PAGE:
Friday, July 6, 2012

Perils of Watering Houseplants



For those who choose to beautify their home with house plants, here are tips to help avoid some of the common causes of plant death.

Some people under water their houseplants.  This is not disastrous; the plants won’t grow as vigorously as well watered plants. And if the plant is wilting, adding water, in most cases, will revive it.

On the other hand, overwatering can often be the death of a plant.  Many people gauge watering by looking at the surface of the soil.  The problem is that the surface may be dry, but down a few inches and more, where the roots are, the soil is still wet.  This is especially true with nonporous containers.  Digging with a small trowel or even a finger will indicate if the soil is moist below the surface.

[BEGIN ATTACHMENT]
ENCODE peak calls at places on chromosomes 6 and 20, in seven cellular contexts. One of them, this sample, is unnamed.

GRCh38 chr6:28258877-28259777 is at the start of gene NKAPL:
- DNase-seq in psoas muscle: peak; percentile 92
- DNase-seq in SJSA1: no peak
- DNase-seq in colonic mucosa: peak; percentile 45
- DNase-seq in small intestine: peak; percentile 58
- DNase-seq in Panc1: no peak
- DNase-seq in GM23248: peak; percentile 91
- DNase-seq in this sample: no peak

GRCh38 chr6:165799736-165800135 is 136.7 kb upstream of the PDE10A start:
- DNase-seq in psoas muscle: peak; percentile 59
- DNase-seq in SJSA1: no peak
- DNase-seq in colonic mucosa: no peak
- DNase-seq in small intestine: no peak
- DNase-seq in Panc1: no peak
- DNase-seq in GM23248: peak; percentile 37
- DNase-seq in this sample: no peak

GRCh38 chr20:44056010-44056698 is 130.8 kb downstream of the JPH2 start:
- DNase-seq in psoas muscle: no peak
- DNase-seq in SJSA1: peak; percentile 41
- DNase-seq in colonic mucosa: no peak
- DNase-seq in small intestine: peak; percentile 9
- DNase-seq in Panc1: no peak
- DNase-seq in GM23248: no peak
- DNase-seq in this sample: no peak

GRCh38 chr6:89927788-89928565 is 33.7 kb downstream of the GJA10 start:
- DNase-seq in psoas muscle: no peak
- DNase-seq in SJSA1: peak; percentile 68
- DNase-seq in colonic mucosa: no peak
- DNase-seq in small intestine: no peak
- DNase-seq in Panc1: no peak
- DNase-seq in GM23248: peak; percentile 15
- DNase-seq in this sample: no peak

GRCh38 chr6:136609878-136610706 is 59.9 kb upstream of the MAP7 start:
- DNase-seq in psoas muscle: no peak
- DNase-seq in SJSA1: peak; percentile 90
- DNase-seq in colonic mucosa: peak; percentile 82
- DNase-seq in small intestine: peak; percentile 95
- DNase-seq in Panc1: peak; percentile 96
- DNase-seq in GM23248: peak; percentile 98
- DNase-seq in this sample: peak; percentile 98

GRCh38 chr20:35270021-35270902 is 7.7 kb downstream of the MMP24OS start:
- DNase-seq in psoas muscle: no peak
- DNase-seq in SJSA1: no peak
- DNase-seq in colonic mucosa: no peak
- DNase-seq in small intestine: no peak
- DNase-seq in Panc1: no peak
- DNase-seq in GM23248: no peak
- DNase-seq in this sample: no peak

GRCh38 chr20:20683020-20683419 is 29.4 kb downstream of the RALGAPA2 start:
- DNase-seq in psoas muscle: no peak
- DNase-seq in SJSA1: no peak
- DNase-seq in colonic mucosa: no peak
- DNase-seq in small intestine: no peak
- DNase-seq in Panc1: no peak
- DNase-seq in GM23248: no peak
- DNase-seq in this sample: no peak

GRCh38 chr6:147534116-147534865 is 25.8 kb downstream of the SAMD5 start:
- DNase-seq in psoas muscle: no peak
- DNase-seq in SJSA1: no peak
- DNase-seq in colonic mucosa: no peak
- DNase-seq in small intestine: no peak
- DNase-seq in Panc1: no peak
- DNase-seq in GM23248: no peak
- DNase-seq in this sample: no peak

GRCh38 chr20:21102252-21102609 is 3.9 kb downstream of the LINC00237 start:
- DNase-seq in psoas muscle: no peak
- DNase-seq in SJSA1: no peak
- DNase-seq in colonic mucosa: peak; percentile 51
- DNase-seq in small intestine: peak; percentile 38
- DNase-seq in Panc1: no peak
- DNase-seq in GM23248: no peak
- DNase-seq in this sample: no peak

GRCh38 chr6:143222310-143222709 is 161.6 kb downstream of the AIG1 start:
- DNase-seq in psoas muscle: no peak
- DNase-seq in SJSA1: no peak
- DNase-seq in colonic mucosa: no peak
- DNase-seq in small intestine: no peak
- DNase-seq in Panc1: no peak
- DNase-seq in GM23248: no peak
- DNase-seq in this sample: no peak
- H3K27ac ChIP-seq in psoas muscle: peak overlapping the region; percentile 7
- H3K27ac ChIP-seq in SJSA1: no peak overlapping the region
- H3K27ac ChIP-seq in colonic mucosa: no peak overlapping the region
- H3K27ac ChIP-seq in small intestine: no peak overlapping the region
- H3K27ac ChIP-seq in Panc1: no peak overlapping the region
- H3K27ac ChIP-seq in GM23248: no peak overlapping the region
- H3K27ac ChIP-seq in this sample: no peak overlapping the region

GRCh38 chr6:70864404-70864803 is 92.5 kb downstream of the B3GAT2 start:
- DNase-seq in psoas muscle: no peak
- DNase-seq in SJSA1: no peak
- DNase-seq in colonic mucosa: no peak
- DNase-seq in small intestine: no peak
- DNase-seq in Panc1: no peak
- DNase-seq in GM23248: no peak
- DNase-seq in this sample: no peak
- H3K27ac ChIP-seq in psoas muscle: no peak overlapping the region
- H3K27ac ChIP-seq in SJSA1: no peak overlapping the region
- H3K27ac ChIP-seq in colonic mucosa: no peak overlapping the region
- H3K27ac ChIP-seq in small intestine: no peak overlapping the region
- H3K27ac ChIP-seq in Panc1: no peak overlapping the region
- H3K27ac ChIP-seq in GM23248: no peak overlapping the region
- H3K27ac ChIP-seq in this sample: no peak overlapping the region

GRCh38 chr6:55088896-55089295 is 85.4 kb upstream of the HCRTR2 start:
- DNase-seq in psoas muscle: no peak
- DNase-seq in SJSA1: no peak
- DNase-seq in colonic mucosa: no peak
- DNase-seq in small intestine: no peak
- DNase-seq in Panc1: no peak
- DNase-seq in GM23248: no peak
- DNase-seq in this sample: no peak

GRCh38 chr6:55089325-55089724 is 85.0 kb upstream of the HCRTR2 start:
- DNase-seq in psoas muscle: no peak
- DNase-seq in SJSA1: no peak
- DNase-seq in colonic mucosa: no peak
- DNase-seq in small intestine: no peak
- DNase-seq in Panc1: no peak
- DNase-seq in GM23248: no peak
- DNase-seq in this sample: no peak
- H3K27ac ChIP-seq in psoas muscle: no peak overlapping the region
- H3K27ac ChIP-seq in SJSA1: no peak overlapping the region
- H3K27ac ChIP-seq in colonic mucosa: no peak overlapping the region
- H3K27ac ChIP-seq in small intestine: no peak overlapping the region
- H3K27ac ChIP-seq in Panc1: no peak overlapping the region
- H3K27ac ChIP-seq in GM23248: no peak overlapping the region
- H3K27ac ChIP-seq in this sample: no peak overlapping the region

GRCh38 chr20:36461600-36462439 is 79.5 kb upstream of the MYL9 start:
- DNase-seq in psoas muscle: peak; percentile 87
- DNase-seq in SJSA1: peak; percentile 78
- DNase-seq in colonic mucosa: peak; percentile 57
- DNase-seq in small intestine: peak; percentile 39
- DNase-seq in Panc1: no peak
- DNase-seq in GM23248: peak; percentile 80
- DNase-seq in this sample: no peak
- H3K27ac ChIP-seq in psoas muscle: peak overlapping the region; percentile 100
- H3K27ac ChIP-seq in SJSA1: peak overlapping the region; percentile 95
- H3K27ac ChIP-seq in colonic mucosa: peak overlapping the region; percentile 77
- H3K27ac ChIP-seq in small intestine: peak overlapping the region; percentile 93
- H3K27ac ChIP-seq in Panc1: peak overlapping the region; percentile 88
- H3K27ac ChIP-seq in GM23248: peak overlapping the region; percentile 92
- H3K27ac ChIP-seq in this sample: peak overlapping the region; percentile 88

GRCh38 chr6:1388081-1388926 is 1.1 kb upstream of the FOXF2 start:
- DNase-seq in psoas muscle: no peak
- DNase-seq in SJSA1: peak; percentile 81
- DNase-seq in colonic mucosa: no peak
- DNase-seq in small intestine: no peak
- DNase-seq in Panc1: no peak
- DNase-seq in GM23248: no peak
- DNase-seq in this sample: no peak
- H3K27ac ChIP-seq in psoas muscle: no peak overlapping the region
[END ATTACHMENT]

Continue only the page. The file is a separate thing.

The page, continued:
Worse yet, some people will irrigate on a schedule. The water requirement of plants, however, will vary depending upon temperature (winter/summer), humidity (rain/shine), drafts (open windows), and the use of heaters, fans or air conditioners. The soil is the best indicator not the calendar!

After watering, the excess water needs to be disposed of.  Leaving standing water can lead to serious root rot.